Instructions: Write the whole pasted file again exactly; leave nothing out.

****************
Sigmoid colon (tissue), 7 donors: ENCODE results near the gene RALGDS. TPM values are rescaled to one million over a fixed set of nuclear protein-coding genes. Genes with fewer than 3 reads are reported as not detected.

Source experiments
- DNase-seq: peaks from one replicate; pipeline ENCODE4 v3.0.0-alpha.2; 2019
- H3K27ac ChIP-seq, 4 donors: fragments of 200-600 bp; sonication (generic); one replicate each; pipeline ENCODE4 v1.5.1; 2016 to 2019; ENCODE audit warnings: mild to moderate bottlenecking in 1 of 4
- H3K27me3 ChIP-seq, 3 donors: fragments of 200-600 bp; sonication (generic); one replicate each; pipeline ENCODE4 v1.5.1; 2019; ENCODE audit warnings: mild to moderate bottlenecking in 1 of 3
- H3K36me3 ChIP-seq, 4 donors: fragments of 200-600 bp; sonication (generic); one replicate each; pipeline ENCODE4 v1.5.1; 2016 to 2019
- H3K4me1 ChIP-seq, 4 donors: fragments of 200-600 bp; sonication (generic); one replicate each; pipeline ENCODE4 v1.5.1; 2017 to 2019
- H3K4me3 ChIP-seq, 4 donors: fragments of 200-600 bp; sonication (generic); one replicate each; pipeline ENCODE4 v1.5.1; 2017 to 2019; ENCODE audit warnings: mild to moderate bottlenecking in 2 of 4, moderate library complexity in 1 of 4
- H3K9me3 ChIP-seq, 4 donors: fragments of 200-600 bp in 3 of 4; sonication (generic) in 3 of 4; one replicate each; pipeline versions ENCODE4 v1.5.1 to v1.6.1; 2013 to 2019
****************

Sigmoid colon (tissue), 7 donors: ENCODE results near the gene RALGDS. TPM values are rescaled to one million over a fixed set of nuclear protein-coding genes. Genes with fewer than 3 reads are reported as not detected.

Source experiments
- DNase-seq: peaks from one replicate; pipeline ENCODE4 v3.0.0-alpha.2; 2019
- H3K27ac ChIP-seq, 4 donors: fragments of 200-600 bp; sonication (generic); one replicate each; pipeline ENCODE4 v1.5.1; 2016 to 2019; ENCODE audit warnings: mild to moderate bottlenecking in 1 of 4
- H3K27me3 ChIP-seq, 3 donors: fragments of 200-600 bp; sonication (generic); one replicate each; pipeline ENCODE4 v1.5.1; 2019; ENCODE audit warnings: mild to moderate bottlenecking in 1 of 3
- H3K36me3 ChIP-seq, 4 donors: fragments of 200-600 bp; sonication (generic); one replicate each; pipeline ENCODE4 v1.5.1; 2016 to 2019
- H3K4me1 ChIP-seq, 4 donors: fragments of 200-600 bp; sonication (generic); one replicate each; pipeline ENCODE4 v1.5.1; 2017 to 2019
- H3K4me3 ChIP-seq, 4 donors: fragments of 200-600 bp; sonication (generic); one replicate each; pipeline ENCODE4 v1.5.1; 2017 to 2019; ENCODE audit warnings: mild to moderate bottlenecking in 2 of 4, moderate library complexity in 1 of 4
- H3K9me3 ChIP-seq, 4 donors: fragments of 200-600 bp in 3 of 4; sonication (generic) in 3 of 4; one replicate each; pipeline versions ENCODE4 v1.5.1 to v1.6.1; 2013 to 2019